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Howie Carr: Massachusetts vaccine mandate debacle is another Charlie Baker special



Howie Carr: Massachusetts vaccine mandate debacle is another Charlie Baker special

This epic mishandling of the vaccine mandate for state workers is classic Gov. Charlie Baker — a toxic combination of overweening arrogance and breathtaking incompetence.

First, state employees had to get jabbed by the end of this weekend or they were gone, or at least had to start using vacation/sick time if they wanted to keep getting paid. That’s what the “COVID-19 Response Team” told the State Police anyway.

“Employees who … have not received a response by Oct. 17 will be required to use accrued leave time until a response is rendered.”

In other words, you’re suspended.

But Friday morning, the State Police did a 180 and issued a “CORRECTION” for everyone seeking an exemption.

“You may continue to work until a decision has been rendered.”

In other words, never mind!

Naturally, confusion ensued — it goes with the territory if you work for the bust-out governor Dementia Joe Biden calls “Charlie Parker.”

So by mid-afternoon, another missive was sent out, this time by a $177,760-a-year hack from “Human Resources Division” named Jeffrey McCue, who got his job after a nationwide search — and his two $500 checks to Charlie Parker cleared the bank.

To make sure everyone got the message that the dithering idiot in the Corner Office had flip-flopped yet again, payroll patriot McCue put his message in boldface:

“Unless expressly directed not to report to work by your manager or Agency Head, all Executive Branch employees should report for work on their regularly scheduled shift on Oct. 18, 2021.”

In other words, bluff called. At least for the time being, Charlie Parker has folded.

Like everything else in Charlie Parker-world, this has been a total bleep show from the beginning.

Next, let’s visit the Department of Correction — specifically, the prison guards, whose union has in the past endorsed Parker and his lieutenant governor, Karyn “Pay to Play” Polito.

Initially the guards seeking a medical or religious exemption from the jab had to apply to a female manager, who had sole discretion to grant them. Apparently she was handing them out routinely until she suddenly vanished from DOC headquarters in Milford.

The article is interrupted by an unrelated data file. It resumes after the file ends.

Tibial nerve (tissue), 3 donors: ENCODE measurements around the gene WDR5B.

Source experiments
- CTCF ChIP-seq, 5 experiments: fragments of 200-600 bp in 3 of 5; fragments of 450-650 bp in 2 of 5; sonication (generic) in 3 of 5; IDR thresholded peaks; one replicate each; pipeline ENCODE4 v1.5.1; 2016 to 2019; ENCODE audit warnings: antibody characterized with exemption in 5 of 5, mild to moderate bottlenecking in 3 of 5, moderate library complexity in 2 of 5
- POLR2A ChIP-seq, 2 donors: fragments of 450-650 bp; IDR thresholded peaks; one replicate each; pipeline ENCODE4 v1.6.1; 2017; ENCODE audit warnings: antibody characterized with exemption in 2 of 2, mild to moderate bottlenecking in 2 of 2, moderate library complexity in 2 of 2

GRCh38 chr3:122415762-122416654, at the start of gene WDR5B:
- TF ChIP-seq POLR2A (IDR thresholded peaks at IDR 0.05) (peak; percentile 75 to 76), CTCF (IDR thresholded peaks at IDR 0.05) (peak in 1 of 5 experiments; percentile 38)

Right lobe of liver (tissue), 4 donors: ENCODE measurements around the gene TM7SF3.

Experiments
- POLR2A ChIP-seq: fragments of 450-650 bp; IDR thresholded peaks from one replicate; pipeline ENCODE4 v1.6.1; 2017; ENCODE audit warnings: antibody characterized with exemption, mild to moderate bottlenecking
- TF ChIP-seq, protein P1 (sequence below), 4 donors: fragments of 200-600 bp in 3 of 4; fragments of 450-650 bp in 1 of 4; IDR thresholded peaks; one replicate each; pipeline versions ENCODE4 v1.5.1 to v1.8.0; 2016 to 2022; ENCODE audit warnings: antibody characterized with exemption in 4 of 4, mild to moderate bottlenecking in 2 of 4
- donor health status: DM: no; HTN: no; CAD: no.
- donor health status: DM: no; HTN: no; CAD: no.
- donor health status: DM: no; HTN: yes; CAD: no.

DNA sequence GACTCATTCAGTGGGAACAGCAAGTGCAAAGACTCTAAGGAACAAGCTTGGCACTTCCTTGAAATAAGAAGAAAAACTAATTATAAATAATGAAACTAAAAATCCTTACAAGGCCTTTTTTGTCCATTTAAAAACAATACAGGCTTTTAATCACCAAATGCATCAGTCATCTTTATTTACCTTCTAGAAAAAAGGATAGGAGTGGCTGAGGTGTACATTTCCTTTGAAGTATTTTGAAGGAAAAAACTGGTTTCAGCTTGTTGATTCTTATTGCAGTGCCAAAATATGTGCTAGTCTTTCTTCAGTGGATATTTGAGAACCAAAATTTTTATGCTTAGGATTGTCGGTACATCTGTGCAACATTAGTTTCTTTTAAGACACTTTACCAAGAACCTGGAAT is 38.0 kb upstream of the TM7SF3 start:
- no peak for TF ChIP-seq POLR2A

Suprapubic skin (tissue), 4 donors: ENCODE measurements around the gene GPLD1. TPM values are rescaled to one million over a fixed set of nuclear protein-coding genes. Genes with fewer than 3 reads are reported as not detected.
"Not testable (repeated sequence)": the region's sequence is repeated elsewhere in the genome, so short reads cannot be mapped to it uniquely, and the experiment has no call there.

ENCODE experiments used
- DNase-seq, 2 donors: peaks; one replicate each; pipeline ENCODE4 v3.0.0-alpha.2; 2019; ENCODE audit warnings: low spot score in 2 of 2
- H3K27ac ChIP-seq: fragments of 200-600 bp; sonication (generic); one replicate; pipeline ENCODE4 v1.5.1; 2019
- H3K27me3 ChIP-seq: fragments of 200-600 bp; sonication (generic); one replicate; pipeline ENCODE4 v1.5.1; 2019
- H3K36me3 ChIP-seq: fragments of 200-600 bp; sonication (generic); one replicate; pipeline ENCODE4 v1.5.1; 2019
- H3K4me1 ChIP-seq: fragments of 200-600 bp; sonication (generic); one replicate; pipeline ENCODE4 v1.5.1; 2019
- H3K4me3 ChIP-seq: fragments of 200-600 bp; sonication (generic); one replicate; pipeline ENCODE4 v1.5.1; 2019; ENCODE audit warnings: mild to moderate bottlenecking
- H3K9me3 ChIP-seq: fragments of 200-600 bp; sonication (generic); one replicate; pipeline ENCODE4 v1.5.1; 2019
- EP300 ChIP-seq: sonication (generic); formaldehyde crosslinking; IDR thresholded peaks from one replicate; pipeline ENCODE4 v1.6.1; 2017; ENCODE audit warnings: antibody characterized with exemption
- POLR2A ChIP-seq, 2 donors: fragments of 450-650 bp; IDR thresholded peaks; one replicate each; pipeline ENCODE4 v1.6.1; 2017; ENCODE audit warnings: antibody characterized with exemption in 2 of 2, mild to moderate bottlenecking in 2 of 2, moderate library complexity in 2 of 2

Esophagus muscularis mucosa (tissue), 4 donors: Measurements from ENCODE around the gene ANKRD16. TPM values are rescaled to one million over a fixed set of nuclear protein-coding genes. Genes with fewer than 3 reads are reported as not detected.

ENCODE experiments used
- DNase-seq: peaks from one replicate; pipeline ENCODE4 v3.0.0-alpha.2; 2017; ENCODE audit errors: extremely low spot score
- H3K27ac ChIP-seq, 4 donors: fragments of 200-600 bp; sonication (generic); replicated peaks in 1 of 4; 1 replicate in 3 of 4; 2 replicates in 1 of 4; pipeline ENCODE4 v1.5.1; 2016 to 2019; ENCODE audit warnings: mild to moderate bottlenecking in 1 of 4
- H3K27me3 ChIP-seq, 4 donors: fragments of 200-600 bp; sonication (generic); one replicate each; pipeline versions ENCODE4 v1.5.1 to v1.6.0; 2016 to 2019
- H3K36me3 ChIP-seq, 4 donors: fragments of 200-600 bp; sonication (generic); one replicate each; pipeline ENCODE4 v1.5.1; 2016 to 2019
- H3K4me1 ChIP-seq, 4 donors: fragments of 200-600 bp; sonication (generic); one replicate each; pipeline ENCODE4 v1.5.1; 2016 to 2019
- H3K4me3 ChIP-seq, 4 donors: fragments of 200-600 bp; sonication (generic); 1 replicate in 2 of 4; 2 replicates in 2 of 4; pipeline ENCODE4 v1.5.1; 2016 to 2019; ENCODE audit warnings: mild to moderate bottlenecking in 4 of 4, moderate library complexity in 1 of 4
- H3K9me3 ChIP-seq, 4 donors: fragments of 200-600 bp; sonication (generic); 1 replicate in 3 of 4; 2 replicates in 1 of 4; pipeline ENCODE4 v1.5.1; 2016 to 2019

After her disappearance, all her exemptions were suddenly rescinded — “disgraceful,” the union said in a memo to its members Friday night, “nothing short of a scandal.”

Let’s let the guards explain what Parker and Polito did after reversing all the exemptions:

“Not holding interviews at all for previous approvals and subsequent denials, not having a process for appeal, not even a signature indicating who ultimately made such important decisions and so on are appalling.”

How appalling is it? Well, here’s the (unsigned) letter one guard received Wednesday telling him his exemption had been “issued in error,” and that a “Secretariat-level panel” had decided to rescind his exemption after “a careful examination of the reasons you provided.”

The following is a direct quote:

“You represented that your objection was based on fetal cells being used in the production of the vaccine. The Pfizer and Moderna vaccines did not use fetal cells in their production and are therefore their use would not be consistent with your stated religious belief.”

Huh? First of all, what’s that word “are” doing in that sentence? I guess the person who forgot to sign the letter also forgot to proof-read it.

But more significantly, if the use would not be “consistent” with the guard’s religion, then shouldn’t he be approved for the exemption? Are the DOC hacks so stupid they don’t know the difference between “consistent” and “inconsistent?”

Finally, didn’t the anonymous Parker-Polito DOC hack say fetal cells weren’t used, before he said they were used?

Remember, this illiterate screed is not some silly invitation to Polito’s annual summer hackfest at the Scandinavian AC in Shrewsbury. This is a formal notice to a CO essentially telling him he’s fired if he doesn’t do what he’s told.

So much for their “careful examination?”

As the union said in the Friday night message to the guards:

“You may be asking how a public safety crisis has been created in order to solve a problem that does not exist in the state prison system.”

Or pretty much anywhere else, for that matter. But let’s stick to the prisons. On Friday the union asked the administration how many inmates (who by the way are not required to get the shot) are sick.